A band of 40 children have been successfully resettled and reunited with their families after months of rehabilitation in Dwelling Places Two Transitional Rehabilitation Homes.
Seeming like Christmas had come early, amid excitement and songs of Joy, the children woke today morning packed their bags ready to go home and reunited with their families. Majority of the children resettled in this cluster are from Karamoja a slowly growing sub-region in the far north Eastern part of Uganda.
In their small sweet voices, the children sang songs of farewell and appreciation to their house parent (Maama) and all Dwelling Places staff who have transformed them from their different vulnerabilities to good children.
“Bye Bye Maama, Maama, Mamaaaa, Bye Bye Maama May God bless you.” The children sang throughout the day as they prepared to board the bus off to Karamoja.
For Maama house parent, she was happy that the children recognised her selfless sacrifice for their transformation, she (Nampeera Christine), rushed to her room and returned with a bag full of gifts for her children.
“Come here my children, I will miss you so much but I know God will keep you safe”. She then said a prayer for them and later handed each of them a pair of shoes, and an extra toothbrush to take home.
The children back home include 12 boys and 28 girls all aged between 2-14 years. To ensure that the children cope up so easily, the children have been resettled together with 6 female parents who have been living in Kampala but requested to be jointly be taken back with their children to settle at home.
Equipped with vocational skills, and knowledge obtained at our creative learning centre, the children appetite for education is vivid.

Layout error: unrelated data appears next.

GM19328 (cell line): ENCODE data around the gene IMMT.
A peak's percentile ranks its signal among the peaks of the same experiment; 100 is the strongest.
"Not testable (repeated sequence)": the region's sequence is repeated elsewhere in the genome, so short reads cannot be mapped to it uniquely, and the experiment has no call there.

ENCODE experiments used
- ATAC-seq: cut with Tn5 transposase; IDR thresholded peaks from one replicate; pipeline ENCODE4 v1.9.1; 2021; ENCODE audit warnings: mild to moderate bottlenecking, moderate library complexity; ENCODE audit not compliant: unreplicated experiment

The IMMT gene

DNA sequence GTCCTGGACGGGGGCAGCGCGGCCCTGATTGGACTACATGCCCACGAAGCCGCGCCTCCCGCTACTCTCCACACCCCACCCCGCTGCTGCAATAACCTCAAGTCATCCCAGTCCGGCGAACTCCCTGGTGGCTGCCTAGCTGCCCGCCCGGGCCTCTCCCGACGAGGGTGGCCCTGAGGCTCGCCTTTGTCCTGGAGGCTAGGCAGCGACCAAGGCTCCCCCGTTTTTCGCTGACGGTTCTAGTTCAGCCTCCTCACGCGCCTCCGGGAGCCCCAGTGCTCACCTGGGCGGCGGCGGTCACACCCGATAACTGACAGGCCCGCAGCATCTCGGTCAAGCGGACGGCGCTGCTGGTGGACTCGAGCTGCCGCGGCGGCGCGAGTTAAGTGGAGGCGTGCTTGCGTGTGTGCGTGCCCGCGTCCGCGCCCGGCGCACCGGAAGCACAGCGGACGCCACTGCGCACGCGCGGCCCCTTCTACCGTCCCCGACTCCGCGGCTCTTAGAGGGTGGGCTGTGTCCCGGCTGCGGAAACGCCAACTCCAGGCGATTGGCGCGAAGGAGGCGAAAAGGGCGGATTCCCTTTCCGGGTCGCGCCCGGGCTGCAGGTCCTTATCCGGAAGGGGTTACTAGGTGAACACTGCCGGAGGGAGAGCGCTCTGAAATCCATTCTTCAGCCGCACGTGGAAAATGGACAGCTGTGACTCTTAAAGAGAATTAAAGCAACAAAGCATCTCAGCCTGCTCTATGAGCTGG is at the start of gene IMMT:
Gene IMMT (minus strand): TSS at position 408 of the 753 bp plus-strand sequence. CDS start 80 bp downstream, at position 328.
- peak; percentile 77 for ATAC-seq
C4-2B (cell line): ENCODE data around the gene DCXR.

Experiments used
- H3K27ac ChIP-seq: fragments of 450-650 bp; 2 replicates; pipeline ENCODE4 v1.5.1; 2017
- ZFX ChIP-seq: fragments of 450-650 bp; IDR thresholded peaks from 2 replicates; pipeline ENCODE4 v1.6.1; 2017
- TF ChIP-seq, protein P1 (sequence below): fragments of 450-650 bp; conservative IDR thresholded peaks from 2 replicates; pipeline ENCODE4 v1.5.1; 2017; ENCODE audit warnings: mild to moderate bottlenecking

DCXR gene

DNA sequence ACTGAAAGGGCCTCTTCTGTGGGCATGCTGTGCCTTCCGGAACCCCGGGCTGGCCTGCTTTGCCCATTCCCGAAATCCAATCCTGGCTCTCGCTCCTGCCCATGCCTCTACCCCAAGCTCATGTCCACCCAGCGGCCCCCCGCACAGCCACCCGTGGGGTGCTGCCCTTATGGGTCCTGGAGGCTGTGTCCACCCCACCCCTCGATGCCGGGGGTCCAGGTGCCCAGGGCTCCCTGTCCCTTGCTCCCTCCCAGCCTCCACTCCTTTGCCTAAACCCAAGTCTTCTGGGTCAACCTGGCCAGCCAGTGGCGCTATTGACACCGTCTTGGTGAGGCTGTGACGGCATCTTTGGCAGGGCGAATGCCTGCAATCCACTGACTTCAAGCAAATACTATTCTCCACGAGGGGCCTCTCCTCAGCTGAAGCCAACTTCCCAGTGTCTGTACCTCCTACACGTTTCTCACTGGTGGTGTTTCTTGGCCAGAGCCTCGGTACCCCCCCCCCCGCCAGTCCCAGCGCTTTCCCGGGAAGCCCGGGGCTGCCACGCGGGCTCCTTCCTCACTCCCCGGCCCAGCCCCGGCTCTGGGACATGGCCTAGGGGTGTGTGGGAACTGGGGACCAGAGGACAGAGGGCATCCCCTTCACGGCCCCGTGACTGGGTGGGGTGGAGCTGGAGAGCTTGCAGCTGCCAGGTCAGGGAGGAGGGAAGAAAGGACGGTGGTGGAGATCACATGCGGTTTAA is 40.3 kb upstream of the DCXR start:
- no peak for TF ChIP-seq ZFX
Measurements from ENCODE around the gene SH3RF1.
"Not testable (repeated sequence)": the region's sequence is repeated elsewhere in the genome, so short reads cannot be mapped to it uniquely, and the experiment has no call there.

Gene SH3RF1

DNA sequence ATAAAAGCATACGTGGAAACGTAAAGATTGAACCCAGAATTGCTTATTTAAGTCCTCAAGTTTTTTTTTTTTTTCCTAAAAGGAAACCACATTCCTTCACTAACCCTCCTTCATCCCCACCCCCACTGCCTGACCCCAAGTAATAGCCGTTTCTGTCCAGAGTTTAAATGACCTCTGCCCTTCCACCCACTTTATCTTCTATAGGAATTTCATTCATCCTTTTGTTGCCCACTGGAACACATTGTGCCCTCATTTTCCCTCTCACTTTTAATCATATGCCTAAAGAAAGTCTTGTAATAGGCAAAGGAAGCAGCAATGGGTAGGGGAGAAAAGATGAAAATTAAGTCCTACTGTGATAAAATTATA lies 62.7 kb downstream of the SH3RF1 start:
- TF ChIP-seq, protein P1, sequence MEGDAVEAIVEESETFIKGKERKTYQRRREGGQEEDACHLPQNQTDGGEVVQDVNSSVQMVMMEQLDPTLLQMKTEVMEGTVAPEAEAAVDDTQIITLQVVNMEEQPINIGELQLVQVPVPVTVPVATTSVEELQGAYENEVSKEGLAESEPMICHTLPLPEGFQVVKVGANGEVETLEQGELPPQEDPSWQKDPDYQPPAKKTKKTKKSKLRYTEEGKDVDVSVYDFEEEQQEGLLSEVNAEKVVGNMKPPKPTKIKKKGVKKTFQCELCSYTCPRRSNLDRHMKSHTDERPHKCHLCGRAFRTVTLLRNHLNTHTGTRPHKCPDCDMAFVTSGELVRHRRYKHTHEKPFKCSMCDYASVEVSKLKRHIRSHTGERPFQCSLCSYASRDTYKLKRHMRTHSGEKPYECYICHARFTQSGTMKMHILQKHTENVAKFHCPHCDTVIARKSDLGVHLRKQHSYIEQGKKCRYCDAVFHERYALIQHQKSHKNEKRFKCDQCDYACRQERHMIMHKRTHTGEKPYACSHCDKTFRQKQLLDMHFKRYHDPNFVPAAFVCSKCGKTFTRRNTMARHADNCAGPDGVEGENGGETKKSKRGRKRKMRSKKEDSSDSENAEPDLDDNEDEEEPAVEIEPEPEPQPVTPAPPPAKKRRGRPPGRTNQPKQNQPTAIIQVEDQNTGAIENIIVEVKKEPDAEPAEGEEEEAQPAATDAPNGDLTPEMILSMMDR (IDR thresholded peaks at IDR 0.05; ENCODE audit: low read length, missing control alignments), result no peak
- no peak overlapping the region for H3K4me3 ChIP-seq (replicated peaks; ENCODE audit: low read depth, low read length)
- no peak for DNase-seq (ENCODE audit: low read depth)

“Aunt Hope, I am going back home today, where my mother is. I will go to that school near home, will you come to visit me with teacher Prosy (Her teacher in the creative learning centre in the rehabilitation home)?” Asked Racheal (Pseudo name) one of the children.
“Yes we will. Go and be a good girl at home and in schools,” replied Hope Adiru our social worker.
Resettlement doesn’t come as a surprise, as a policy, upon rescue, the children are prepared for reintegration and at a strategic period during rehabilitation, the parents to our rescue children are invited to visit their children under rehabilitation to appreciate and bond more with their children but also to prepare the parents to be reintegrated back in the community.
Joshua Mutale, the Public Relations Officer at Dwelling Places says the centre will always be a place to call home for the children but most important is that the children are back to their homes happily knowing that begging on streets in Kampala is never a good choice for them or anybody.
“Resettlement is not enough, each of these children come into our hands with unique life abilities wants and challenges and Dwelling Places will closely monitor and follow-up the progress of the children’s coping mechanisms communities they have been resettled to with the support of their parents,” says Mutale.
“While as everything else is important in the life of the resettled children, Education is more important and a major sustainability tool for our resettled children. As such, we will enrol the children in the schools within their communities to ensure that they get good education with God and your generous support. Here is the opportunity to sponsor a child/ Children.”
Mutale also urged wellwishers to sponsor the rescued children in any way possible.
“You can sponsor their education, Meals, medical, housing or what your heart wills. With your support, Dwelling Places is committed to ensuring a society where a very child has a place to call home and a chest to rest their head-on.During their stay in the rehabilitation homes, the children have been equipped with various vocational skills like making crafts, making liquid soap, making jewellery and catch-up education among others,” he said.
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